Stark County Relay for Life: Walking for American Cancer Society
Relay for Life teams are preparing to walk throughout the night while raising awareness and funds for the American Cancer Society.
The Stark County Relay for Life gets underway with opening ceremonies at 6 p.m. Friday and continues until morning at the Dickinson High School practice field.
"Cancer doesn't sleep," Relay for Life co-chairwoman Cari Obrigewitsch said. "The walk is supposed to signify the darkness of the night with a diagnosis of cancer, but the sunrise signifies hope for the future."
Teams have been raising funds for the American Cancer Society, and participants will have opportunities to visit vendors stationed around the track.
"They will keep moving all night," co-chairwoman Peggy Brown said. "The reason is we can put with a little discomfort for 12 hours, while showing support for the people fighting cancer."
The track will be lit by luminary bags, which may be purchased for a suggested donation of $10.
"The bags signify a loved one who is battling cancer, a survivor or in memory of someone," Obrigewitsch said. "It's amazing to walk around the track and see people's names you didn't know were battling cancer."
Relay for Life hosts a survivor celebration at 4:30 p.m. on the practice field. The celebration is free to all cancer survivors and caregivers. For more information regarding this event, contact Amy Kreidt at firstname.lastname@example.org.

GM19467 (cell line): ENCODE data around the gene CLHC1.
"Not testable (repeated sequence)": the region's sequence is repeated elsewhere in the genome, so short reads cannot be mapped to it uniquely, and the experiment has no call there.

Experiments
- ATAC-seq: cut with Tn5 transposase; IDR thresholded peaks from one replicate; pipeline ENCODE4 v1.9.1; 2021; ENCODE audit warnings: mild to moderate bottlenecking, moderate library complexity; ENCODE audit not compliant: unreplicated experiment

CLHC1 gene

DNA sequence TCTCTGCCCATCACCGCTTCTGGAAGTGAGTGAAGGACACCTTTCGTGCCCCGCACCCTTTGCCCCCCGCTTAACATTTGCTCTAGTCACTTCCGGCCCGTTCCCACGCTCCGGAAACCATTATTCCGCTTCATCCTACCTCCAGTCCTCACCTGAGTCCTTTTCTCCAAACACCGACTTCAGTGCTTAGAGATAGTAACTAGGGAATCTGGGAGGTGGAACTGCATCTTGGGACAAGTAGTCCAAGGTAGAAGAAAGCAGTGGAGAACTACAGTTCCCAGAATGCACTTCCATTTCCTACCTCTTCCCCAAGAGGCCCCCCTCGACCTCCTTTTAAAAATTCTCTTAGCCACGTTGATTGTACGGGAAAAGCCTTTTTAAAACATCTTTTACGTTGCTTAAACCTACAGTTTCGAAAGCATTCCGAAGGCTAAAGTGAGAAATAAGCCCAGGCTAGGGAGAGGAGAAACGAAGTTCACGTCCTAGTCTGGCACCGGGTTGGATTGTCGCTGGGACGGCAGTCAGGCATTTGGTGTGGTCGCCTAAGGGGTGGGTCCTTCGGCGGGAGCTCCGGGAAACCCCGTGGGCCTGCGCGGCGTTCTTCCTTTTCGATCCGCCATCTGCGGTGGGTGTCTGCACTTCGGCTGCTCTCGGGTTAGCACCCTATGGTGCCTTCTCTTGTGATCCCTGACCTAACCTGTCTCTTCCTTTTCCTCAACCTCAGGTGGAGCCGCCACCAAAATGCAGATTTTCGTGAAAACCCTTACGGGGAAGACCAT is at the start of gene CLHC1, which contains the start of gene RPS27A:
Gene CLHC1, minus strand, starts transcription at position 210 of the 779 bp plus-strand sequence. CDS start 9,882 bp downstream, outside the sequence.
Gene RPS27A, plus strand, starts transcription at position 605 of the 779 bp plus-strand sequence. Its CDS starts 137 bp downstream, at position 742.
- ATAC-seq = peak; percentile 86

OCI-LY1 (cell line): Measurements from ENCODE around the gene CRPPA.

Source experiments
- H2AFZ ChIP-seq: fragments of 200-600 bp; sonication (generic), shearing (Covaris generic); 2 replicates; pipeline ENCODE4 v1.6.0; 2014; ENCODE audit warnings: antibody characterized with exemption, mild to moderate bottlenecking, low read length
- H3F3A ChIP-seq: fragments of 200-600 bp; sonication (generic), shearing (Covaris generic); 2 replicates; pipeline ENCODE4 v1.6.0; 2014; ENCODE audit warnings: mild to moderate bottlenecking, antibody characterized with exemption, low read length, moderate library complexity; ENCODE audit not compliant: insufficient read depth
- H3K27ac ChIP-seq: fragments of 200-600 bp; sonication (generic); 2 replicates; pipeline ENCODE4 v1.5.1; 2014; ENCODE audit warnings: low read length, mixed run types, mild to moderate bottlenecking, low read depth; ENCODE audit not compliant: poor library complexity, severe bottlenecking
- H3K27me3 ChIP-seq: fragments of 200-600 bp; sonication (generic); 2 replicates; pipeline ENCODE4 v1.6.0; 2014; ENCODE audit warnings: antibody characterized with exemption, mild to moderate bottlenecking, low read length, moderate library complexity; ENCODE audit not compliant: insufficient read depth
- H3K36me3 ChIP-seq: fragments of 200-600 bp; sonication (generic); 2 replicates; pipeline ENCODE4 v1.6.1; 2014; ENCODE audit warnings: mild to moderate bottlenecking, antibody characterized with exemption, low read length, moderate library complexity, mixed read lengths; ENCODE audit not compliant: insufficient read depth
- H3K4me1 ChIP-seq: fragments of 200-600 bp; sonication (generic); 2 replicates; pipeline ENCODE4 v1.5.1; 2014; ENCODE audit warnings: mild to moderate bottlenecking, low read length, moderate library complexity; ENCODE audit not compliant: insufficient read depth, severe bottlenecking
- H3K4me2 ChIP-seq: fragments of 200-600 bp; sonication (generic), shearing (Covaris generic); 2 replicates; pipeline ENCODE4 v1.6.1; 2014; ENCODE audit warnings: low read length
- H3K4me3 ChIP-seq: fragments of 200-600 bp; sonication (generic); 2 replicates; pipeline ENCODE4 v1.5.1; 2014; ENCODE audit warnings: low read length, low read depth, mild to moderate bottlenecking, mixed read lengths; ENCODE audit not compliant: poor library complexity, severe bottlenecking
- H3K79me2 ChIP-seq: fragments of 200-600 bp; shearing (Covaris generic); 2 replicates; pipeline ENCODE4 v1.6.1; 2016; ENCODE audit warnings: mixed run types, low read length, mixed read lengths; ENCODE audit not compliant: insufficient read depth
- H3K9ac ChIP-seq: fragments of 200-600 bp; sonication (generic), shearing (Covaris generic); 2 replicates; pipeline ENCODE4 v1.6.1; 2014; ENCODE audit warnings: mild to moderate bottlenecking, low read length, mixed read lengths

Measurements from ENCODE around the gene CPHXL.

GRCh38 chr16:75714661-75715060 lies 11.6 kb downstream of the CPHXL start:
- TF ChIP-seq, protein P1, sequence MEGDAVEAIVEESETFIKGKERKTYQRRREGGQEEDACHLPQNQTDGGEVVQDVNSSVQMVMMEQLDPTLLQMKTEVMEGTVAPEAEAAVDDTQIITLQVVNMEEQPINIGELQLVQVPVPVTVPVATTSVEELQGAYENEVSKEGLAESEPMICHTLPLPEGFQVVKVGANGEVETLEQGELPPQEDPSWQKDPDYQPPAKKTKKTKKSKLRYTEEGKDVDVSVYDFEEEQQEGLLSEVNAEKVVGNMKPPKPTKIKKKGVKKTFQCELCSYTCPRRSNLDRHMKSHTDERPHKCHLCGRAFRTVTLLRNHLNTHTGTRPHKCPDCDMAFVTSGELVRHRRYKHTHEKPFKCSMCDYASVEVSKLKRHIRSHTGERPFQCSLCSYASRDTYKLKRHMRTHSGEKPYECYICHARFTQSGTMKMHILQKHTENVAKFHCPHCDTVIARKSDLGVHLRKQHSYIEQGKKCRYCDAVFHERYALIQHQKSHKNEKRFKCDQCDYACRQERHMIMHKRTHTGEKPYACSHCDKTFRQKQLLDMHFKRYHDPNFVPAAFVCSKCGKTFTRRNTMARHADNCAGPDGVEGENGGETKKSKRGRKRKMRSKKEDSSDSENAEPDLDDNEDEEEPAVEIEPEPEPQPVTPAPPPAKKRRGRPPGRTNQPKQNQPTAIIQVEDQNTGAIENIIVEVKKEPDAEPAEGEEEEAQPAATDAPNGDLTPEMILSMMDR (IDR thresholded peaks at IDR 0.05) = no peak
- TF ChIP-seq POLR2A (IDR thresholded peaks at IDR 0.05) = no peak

Guest speaker Jane Thompson will talk about the goodness of people that she experienced when faced with cancer.
She was diagnosed in December with non-Hodgkin's lymphoma, described as a fast, aggressive cancer. She started chemo in January and was declared cancer free six months later.
Growing up at Richardton, Thompson moved from Minot to be near her mother who was living alone. She couldn't have known that she would be the one needing a helping hand.
"I had people supporting me you wouldn't believe," she said.
Thompson's friends prepared frozen dinners, did the laundry, assisted with errands or helped take care of the three granddaughters she was rearing.
"Cancer isn't a good thing, but good things can come of it," she said. "Maybe the biggest lesson was to ask for help. I learned people are more than happy to help."
She cited one example of her co-workers at Marathon Oil coming on a Saturday to do the yard work -- mowing, painting the deck, tilling the garden and planting flowers.
"They pulled up when I was wearing grubby sweatpaints, no hair (from the chemo) and no makeup," she recalls. "The driveway was filled with people from Marathon with smiles on their faces. It was like Christmas, my birthday and New Year's all rolled into one.
Thompson has kept a positive attitude toward her illness.
"I told the doctor that if I can't have fun with it, I don't want it," she said.
Even if not on a team, everyone is invited to attend the opening ceremonies, walk the track and visit the vendors. Luminaries are available at The Dickinson Press or by calling Brown at 701-483-4803.